Interestingly enough, it seems like the canada dry soda water bottles form a much better seal than the crystal geyser mineral water bottles. With the same time allowed for fermentation, the ginger beer in the canada dry bottles over-flows copiously, while the ginger beer in the crystal geyser is carbonated but does not overflow. Perhaps there is some CO2 leakage with the crystal geyser bottles above a certain pressure threshold.

Bottles.

Bottles.

A lot of other ginger beer recipes use spices or citrus in them, I actually really like how this is just about how complex and multilayered a flavor pure ginger root has. The complexity you get is amazing, not to mention the length of the flavor. You start by enjoying the great smell of fresh ginger root in the carbonated bubbles with a touch of yeast, enjoy the sweet and floral flavor, are knocked back by the heat, and then enjoy the long evolving flavor as it fades.

I guess we have the temperance movement to thank for the prevalence of pressure carbonated ginger beers and other sodas, but maybe if more people give the real thing a try we can get some of this real flavor back. With yeast nutrients, real sugar, and natural ginger maybe these could gain as much traction as kombucha.

Commercial ginger beers and ales, pumped up with capsaicin for heat and with their flacid ginger flavor from extracts, are poor, poor substitutes, indeed, for real ginger beer.

*Yeast plus sugar and water equals Carbon Dioxide and alcohol. In general, stopping the active fermentation at this early a stage of fermentation, the alcohol levels should be fairly low.

Sassafras, Continued

When talking about Sassafras, one of the seeming best pieces I found was from a home brewing forum.

Sassafras is Not Nearly as Dangerous as You Would Think, rriterson, 2010

This page contains the following:

“Let’s say that I drink 1 of my own rootbeers per day. In order to have a 50% chance of cancer, I’d have to have 3.85g of safrole per root beer. Since my batches are 5 gallons (~50 beers), that would mean I’d have to get 192.5g of safrole out of the sassafras I seep. I start with 16oz (1lb) of sassafras root. Well, 1lb is actually only 453g. 192.5g/453g is 42%.”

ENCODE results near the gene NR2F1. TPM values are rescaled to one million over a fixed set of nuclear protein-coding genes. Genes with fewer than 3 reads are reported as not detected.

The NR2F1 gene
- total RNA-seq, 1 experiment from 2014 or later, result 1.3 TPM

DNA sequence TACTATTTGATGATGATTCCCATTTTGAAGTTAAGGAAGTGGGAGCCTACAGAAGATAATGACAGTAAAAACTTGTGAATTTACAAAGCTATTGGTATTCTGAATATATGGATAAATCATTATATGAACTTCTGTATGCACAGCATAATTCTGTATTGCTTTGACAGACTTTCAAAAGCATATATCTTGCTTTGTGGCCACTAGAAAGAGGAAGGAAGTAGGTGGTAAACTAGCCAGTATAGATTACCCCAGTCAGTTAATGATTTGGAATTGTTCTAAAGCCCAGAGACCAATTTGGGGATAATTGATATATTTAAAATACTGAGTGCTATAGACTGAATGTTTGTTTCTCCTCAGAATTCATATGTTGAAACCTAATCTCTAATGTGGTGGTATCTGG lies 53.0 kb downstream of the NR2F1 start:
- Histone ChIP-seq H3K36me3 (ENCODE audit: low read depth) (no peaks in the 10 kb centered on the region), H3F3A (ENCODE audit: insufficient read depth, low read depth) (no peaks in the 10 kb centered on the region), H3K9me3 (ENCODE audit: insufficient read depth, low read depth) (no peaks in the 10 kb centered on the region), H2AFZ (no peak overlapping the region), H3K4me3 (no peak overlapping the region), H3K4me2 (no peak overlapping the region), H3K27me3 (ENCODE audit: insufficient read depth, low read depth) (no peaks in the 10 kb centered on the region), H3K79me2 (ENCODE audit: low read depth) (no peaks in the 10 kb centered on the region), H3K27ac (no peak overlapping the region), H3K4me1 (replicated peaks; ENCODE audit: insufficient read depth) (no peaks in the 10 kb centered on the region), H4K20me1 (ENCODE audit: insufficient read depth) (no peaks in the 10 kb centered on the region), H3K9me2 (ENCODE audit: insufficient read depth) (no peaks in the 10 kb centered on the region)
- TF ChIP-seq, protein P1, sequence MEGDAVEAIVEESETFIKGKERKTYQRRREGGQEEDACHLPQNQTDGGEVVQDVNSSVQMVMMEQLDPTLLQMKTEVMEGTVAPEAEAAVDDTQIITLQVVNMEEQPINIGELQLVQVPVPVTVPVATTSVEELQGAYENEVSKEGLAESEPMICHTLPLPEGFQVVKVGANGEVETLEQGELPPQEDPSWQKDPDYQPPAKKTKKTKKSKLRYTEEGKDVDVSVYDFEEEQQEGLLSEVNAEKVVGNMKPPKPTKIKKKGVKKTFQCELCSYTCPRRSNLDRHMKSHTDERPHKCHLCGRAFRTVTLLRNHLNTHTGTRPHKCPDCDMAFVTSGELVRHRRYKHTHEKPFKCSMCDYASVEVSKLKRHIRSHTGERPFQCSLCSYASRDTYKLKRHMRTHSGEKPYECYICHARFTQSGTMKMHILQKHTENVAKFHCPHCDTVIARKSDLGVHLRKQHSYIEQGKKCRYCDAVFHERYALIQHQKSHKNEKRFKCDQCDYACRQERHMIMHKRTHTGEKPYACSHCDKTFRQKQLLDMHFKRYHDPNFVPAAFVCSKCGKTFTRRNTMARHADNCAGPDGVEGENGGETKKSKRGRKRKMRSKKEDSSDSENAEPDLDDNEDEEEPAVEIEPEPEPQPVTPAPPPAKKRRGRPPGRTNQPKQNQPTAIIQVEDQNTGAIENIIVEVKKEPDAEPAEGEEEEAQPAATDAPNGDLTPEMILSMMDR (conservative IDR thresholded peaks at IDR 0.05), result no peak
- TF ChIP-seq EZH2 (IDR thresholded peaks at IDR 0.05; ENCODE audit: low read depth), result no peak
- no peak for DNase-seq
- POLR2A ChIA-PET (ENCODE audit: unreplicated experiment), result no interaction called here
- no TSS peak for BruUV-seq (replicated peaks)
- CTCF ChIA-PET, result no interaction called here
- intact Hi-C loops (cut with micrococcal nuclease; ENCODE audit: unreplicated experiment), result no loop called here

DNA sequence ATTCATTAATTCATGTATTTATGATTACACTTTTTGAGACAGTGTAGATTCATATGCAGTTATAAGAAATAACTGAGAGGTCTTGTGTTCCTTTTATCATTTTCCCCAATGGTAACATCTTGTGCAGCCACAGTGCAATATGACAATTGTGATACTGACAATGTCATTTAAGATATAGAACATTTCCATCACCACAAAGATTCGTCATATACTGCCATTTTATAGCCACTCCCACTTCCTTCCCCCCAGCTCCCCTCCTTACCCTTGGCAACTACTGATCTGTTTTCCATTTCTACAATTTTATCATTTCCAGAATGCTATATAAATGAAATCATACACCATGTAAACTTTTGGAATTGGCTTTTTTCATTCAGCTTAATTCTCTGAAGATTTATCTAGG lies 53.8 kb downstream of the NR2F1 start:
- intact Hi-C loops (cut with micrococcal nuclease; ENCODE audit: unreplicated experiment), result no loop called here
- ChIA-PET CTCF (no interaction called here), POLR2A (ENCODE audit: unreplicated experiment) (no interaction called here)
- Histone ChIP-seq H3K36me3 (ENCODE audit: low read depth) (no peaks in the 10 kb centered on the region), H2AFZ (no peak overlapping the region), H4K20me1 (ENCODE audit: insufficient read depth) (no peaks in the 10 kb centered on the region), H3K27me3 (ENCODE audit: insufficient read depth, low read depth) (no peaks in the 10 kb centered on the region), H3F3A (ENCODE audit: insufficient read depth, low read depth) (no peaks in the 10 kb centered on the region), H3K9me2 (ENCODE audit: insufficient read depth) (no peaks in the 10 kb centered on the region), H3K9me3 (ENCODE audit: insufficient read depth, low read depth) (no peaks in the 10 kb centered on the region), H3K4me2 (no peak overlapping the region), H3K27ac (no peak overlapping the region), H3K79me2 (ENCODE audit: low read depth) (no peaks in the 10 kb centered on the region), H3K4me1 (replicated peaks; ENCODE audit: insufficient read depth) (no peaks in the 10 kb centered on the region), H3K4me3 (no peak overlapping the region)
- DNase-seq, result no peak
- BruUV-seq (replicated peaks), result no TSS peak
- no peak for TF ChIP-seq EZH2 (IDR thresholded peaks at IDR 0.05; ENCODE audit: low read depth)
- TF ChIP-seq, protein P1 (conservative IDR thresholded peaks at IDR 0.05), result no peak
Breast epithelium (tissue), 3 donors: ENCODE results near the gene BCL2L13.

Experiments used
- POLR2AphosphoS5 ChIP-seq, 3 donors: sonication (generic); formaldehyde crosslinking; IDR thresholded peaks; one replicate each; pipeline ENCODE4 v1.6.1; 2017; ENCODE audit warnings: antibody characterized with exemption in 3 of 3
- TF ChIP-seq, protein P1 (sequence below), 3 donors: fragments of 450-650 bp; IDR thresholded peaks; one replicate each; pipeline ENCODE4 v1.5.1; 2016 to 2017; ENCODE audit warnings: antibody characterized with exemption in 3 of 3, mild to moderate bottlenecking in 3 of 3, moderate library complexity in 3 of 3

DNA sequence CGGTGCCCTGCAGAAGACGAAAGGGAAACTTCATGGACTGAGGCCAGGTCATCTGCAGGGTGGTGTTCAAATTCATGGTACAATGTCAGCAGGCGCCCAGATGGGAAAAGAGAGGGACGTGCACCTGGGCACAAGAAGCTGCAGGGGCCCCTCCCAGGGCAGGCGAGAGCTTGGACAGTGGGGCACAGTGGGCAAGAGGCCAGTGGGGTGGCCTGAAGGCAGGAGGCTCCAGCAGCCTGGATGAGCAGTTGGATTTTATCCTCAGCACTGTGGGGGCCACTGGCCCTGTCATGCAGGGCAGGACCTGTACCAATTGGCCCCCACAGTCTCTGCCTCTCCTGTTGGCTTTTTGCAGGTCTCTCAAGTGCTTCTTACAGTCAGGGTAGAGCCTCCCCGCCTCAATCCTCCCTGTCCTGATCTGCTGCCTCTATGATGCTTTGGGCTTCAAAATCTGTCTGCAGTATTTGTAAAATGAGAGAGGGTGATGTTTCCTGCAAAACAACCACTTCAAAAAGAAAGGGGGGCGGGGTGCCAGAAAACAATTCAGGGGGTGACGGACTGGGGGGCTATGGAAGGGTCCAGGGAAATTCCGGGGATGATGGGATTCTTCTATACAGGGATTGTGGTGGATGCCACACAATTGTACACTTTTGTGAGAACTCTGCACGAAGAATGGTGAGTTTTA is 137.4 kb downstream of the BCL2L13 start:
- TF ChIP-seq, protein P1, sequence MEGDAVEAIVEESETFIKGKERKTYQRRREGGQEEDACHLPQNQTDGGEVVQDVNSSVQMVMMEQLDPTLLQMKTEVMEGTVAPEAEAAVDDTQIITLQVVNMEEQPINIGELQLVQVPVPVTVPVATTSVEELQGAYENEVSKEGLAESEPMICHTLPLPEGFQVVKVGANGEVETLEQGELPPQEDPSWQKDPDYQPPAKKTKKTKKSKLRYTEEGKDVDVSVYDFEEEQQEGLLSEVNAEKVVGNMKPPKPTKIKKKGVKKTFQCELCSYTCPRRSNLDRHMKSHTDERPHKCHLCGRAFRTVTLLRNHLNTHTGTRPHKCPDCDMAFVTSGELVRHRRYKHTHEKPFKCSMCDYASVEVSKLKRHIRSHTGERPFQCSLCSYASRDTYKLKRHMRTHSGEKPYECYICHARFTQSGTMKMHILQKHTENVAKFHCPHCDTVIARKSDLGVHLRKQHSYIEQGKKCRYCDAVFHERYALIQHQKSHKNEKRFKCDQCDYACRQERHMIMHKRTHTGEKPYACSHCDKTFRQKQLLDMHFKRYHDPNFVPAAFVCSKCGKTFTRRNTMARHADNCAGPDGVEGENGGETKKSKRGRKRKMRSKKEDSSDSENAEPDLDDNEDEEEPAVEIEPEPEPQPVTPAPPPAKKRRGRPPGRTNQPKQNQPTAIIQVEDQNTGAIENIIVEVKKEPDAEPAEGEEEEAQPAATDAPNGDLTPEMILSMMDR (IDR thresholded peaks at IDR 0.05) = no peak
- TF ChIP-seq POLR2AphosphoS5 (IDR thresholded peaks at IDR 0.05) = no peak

So this guy is using about 90g of Sassafras per gallon of Root Beer and feels it is a relatively safe amount, if he is getting a (very generous) 42% yield of Sassafras Oil per gram of sassafras root.

Old recipes call for 8-10 drops of Sassafras Oil per 5 gallon batch. I don’t know what the conversion is between Sassafras Oil drops and grams, but some things I’ve found indicate between 40-90 drops per gram for liquids. Castor Oil is said to be around 44 drops per gram. If Sassafras Oil is similar in weight, by rmitterson’s math, you would need to be using basically 3.85 times 44, or 169 drops of Sassafras Oil, per glass of Root Beer for a “50% chance of cancer”.

When I weighed out the amounts of herbs and barks in my Root Beer recipe, I found I was using about 4-6 grams of dried Sassafras Root Bark per gallon.

A pound of Sassafras sounds like a lot, but the yield of sassafras oil from my 4-6g of dried Sassafras Root per gallon, (most things I’ve read indicate the yield of Sassafras Oil from Sassafras Root Bark is 6-9% by weight when steam distilled,) isn’t going to be anywhere near significant in a simple heat infusion in water. Sassafras Oil isn’t even soluble in Water (Alcohol is another matter)!

So, mostly, I have to say I don’t feel that worried about Sassafras in my Root Beer recipe, at least compared to other potentially cancer risk elements in my life history or current environment.